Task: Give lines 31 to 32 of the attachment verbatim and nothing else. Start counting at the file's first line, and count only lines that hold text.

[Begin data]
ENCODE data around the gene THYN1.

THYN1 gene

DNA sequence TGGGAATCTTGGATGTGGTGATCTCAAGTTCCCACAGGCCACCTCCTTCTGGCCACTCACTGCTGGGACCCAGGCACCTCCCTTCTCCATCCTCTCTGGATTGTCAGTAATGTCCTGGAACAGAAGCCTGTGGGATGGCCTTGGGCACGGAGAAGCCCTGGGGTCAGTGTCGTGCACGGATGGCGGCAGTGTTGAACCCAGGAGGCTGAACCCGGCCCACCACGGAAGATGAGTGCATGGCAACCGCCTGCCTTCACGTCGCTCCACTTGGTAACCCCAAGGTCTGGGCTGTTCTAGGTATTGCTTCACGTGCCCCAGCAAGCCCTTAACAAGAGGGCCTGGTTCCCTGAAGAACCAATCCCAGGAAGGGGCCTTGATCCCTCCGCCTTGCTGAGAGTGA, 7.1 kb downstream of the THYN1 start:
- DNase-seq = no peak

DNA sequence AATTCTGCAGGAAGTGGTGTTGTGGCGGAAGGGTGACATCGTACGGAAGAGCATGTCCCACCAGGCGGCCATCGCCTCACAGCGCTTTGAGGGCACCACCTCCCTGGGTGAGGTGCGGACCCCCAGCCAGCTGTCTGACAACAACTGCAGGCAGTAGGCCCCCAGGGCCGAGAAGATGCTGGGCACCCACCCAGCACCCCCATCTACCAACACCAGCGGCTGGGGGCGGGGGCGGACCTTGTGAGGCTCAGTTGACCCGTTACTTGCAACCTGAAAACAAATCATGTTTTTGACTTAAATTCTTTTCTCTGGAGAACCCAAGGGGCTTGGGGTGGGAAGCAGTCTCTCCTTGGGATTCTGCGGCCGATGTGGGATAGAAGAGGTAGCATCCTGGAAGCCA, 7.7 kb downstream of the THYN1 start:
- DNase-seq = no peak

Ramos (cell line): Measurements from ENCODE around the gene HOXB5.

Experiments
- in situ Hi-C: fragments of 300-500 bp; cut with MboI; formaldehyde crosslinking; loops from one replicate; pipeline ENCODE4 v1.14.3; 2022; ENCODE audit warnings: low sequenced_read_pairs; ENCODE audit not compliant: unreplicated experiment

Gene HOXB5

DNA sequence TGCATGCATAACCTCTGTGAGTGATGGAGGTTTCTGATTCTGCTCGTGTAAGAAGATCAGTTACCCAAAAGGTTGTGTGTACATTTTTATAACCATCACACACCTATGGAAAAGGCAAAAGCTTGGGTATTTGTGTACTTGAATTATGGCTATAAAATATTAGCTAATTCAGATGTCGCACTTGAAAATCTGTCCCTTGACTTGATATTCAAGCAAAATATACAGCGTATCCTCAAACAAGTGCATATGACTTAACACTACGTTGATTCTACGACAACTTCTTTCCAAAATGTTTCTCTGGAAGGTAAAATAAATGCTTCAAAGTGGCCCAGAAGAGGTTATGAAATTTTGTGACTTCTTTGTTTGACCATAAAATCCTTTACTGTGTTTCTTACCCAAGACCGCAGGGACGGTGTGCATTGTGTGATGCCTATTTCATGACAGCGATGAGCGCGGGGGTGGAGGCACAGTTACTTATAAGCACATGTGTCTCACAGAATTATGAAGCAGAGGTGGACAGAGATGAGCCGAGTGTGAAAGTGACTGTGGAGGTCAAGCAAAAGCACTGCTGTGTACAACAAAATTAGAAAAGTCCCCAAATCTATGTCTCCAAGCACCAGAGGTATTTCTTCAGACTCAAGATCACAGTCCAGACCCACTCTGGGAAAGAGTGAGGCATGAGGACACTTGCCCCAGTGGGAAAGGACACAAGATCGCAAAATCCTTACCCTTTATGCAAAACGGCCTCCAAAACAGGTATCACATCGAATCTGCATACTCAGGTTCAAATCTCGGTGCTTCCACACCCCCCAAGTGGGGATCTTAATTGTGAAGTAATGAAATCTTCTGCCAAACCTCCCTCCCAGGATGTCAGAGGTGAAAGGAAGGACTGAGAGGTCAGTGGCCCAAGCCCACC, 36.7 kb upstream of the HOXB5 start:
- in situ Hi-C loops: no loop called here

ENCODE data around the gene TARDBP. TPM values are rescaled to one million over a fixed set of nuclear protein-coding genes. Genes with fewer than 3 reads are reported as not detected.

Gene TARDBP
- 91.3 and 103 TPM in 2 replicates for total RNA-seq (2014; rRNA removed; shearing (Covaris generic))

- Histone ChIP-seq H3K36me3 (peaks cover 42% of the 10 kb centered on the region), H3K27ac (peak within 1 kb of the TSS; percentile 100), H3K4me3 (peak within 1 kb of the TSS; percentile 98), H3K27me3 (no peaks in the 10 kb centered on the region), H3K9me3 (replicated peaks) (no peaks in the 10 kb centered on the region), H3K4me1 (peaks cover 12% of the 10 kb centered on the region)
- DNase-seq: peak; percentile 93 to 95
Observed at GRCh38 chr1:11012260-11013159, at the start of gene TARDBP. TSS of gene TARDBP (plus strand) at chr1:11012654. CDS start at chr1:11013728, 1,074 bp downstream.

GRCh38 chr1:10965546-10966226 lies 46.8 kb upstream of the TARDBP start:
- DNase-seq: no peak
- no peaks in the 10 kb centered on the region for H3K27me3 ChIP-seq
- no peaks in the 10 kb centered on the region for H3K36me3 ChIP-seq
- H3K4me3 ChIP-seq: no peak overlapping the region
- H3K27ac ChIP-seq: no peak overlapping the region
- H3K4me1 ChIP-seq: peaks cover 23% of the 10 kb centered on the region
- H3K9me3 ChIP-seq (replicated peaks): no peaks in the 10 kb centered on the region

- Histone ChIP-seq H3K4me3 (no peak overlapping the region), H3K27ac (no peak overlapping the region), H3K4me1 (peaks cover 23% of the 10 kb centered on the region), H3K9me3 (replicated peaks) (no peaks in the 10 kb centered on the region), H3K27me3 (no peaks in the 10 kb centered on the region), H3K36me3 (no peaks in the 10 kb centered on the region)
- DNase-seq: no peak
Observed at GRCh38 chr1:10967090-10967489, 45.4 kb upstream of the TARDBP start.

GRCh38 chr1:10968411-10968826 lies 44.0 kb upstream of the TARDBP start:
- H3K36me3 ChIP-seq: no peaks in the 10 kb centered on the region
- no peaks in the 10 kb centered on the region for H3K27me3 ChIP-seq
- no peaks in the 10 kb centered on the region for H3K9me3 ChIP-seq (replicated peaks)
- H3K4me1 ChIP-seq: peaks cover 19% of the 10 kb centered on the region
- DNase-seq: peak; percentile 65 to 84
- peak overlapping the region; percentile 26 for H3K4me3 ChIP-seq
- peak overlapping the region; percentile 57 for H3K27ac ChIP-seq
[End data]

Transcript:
- H3K36me3 ChIP-seq: no peaks in the 10 kb centered on the region
- no peaks in the 10 kb centered on the region for H3K27me3 ChIP-seq